Two independent studies have suggested new targets for treating neurodegenerative diseases.
Errors in a process known as splicing, where the sections of a gene that don't code for the final protein product are cut out of a 'raw' copy of DNA (known as pre-mRNA), is known to produce dysfunctional proteins. These are associated with a number of neurodegenerative diseases, including Huntington's disease.
The first study, led by Dr Susan Ackerman of the Howard Hughes Medical Institute, USA, looked at RNA sequences which are essential to this splicing process - U-snRNAs. Using mice, the team focused on U2 snRNA, which is present in multiple copies in the nucleus and highly conserved in mammals.
'These copies are identical, or nearly identical, so conventional wisdom suggested they were redundant', says Dr Ackerman. 'For the first time, we show that a mutation in one copy can lead to disease'.
This mutation, in a single copy of a U2 snRNA called Rnu2-8, was sufficient to cause mis-splicing, leading to a build-up of abnormal proteins in the cell, loss of muscle co-ordination and neuronal degeneration.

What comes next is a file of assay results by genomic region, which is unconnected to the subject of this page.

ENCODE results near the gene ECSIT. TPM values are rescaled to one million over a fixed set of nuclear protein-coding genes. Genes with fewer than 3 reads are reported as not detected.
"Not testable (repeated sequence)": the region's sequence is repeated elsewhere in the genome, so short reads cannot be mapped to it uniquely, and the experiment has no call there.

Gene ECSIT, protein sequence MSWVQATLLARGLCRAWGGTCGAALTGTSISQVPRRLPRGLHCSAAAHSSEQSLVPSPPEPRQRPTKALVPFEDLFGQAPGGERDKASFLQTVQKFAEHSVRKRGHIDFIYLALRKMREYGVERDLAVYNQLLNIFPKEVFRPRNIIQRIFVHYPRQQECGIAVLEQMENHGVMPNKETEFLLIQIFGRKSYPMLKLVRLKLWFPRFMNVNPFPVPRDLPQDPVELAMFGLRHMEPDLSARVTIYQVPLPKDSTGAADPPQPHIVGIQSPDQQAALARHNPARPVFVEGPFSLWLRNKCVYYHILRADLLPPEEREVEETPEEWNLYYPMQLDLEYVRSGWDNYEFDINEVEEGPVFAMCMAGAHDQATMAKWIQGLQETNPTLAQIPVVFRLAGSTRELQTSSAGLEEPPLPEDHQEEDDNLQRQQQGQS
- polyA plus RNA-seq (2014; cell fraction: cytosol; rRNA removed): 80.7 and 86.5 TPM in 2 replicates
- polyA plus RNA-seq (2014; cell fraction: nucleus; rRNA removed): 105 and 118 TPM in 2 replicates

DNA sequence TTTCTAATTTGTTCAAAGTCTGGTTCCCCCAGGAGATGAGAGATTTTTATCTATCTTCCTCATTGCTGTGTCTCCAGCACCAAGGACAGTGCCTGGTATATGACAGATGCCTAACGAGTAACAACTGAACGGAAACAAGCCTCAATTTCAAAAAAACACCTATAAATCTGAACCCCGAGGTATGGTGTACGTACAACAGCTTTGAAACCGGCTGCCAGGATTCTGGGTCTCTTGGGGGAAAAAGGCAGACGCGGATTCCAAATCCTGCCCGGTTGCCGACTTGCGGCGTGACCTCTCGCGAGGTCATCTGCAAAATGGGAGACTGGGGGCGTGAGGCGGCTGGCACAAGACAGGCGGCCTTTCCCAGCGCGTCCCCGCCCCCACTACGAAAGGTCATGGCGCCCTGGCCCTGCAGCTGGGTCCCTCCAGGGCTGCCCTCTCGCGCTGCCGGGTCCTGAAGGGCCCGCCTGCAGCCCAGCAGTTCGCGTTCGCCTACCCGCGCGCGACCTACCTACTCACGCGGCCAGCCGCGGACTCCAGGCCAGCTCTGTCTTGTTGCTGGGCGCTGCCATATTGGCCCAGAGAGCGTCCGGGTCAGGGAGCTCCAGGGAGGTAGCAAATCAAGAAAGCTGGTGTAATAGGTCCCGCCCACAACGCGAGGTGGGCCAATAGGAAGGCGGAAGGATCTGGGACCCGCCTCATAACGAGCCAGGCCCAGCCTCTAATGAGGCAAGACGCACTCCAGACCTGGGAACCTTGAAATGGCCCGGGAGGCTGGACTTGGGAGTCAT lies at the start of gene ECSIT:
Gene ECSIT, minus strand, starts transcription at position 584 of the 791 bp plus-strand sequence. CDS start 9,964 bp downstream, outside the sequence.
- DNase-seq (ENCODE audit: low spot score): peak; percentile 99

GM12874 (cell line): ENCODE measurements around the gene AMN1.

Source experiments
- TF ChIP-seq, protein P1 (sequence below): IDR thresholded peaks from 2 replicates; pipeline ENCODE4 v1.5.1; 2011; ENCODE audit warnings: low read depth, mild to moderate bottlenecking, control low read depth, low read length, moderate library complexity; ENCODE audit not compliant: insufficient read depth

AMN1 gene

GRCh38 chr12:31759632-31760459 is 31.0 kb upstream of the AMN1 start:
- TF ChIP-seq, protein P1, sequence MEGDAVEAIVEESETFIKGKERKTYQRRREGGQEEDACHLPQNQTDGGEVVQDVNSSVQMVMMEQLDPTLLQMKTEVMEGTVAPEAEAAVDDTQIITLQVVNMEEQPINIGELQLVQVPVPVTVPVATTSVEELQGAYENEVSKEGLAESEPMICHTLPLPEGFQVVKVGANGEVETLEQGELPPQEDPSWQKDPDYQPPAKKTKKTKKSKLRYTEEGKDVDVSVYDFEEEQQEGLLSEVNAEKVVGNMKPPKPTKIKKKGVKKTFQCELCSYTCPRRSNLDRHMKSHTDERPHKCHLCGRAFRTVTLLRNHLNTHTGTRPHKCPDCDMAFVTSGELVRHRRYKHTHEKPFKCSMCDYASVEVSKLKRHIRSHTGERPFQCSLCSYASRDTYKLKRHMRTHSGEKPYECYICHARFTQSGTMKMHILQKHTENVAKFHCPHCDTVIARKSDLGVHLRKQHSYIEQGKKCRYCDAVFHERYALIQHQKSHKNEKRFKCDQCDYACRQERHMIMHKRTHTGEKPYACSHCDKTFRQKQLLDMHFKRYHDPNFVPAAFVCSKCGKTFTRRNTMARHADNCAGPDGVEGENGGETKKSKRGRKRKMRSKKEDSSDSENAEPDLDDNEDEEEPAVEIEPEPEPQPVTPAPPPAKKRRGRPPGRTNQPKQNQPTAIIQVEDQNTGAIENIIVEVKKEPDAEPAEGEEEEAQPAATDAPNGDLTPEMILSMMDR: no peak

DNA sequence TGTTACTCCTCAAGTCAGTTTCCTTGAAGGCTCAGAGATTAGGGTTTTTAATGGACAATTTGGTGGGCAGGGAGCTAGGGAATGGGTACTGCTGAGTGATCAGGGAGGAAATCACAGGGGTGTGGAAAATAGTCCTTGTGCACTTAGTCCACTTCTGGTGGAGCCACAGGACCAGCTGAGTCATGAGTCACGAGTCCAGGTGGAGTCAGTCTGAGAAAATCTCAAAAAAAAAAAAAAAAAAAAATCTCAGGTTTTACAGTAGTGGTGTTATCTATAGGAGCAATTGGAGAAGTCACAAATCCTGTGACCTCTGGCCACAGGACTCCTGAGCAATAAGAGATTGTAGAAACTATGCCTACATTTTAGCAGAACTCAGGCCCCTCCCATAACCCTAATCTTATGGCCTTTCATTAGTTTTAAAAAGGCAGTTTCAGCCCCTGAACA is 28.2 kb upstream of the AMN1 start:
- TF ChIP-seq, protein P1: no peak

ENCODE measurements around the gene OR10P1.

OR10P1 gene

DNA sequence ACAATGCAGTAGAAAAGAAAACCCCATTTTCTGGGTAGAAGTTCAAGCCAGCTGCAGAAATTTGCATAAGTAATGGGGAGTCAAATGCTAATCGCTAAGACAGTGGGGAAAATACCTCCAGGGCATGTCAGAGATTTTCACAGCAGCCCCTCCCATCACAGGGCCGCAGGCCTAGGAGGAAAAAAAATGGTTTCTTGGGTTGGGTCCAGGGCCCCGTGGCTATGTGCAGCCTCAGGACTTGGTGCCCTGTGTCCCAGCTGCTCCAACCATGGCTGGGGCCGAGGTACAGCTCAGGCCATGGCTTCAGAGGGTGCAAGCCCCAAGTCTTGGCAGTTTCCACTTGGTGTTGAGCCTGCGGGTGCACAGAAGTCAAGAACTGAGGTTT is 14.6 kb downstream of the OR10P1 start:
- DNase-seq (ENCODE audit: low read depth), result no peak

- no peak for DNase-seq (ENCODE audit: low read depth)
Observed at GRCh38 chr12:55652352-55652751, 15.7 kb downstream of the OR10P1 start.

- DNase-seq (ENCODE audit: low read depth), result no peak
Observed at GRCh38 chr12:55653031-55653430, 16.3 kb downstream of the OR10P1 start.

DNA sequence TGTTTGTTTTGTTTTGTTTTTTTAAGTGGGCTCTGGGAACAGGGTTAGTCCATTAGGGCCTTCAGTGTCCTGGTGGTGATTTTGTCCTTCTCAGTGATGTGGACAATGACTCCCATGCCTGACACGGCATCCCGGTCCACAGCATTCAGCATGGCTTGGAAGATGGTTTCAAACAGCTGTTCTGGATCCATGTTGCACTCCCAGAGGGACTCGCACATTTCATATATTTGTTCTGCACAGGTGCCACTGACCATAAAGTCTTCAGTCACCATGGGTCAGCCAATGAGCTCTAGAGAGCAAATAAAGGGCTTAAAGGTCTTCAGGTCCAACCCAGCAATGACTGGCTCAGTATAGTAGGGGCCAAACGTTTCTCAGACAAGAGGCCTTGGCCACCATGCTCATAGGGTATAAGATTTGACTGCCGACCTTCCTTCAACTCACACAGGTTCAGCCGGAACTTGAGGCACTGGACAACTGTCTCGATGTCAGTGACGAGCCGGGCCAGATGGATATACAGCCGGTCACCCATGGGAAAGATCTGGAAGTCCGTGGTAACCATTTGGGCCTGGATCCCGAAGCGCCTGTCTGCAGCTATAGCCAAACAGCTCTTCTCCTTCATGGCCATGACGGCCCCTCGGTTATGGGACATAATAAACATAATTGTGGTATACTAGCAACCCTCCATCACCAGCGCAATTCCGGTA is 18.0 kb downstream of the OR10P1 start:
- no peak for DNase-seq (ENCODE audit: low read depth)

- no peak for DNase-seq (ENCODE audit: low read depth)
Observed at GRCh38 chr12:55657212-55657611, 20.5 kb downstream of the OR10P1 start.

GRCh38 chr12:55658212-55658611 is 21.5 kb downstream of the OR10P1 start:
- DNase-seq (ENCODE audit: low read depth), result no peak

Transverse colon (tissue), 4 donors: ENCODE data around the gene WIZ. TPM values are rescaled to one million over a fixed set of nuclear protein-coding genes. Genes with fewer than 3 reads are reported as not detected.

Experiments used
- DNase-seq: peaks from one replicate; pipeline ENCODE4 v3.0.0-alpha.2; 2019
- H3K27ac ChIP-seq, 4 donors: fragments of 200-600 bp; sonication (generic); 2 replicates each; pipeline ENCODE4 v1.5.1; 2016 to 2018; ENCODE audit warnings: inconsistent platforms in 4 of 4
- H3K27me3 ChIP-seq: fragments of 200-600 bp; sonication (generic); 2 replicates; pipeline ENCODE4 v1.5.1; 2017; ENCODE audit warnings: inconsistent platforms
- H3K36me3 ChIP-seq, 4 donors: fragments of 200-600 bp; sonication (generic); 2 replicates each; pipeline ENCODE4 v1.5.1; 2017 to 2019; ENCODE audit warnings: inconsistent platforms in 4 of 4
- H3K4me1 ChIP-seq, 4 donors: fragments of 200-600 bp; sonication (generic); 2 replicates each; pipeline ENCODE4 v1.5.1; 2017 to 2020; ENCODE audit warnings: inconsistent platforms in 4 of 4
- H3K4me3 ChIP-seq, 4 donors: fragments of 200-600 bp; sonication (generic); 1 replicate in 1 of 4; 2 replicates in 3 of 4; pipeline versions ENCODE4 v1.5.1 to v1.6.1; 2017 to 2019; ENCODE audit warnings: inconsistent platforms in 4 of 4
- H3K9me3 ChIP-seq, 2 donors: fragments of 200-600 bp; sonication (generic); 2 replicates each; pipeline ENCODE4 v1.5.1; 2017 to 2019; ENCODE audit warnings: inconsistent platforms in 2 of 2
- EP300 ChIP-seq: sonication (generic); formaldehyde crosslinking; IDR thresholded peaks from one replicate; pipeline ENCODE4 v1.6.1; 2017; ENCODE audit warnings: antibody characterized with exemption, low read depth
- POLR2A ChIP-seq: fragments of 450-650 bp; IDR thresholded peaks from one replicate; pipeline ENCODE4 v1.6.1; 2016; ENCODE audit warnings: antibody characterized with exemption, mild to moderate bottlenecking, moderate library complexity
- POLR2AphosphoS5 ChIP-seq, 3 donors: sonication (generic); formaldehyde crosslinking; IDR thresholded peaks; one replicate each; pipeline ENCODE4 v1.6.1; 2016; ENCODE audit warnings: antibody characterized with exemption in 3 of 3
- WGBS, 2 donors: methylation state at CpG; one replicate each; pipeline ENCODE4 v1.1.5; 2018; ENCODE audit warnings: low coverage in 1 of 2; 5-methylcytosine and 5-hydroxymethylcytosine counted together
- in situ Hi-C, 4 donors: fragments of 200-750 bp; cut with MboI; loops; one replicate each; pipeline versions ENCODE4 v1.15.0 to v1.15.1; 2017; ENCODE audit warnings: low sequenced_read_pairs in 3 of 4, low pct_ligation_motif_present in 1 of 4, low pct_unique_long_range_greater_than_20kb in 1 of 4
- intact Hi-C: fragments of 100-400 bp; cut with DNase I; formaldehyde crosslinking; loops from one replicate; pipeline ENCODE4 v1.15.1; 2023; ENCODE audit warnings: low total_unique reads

Furthermore, the group noted that more mutant U2 snRNAs were found in the cerebellum, the part of the brain responsible for balance and co-ordination, indicating that their expression, previously thought to be universal, may vary depending on cell type.
Dr Ackerman says the next step is to see if the same effects are seen in humans, but that this 'opens up a whole new way of studying these RNAs'.
A second study looked at a repetitive sequence in the RNA, known as a triplet repeat. This is a series of three RNA 'letters' – in this case CAG – which, when repeated more times than normal is associated with a variety of neurological disorders. This extended triplet repeat enables the pre-mRNA to associate with a protein, a combination that causes defective splicing of the pre-mRNA.
A small molecule that binds to the RNA structure created by this repeat sequence RNA was found to improve splicing. As lead author Professor Matthew Disney of the Scripps Research Institute, USA, explains: 'For a long time previously it was thought that only the protein translated from this type of RNA was toxic. Our discovery... demonstrates that the RNA is toxic [as well]'.He continues: 'It also opens up new avenues for therapeutic development because we have clearly demonstrated that small molecules can reverse this type of defect'.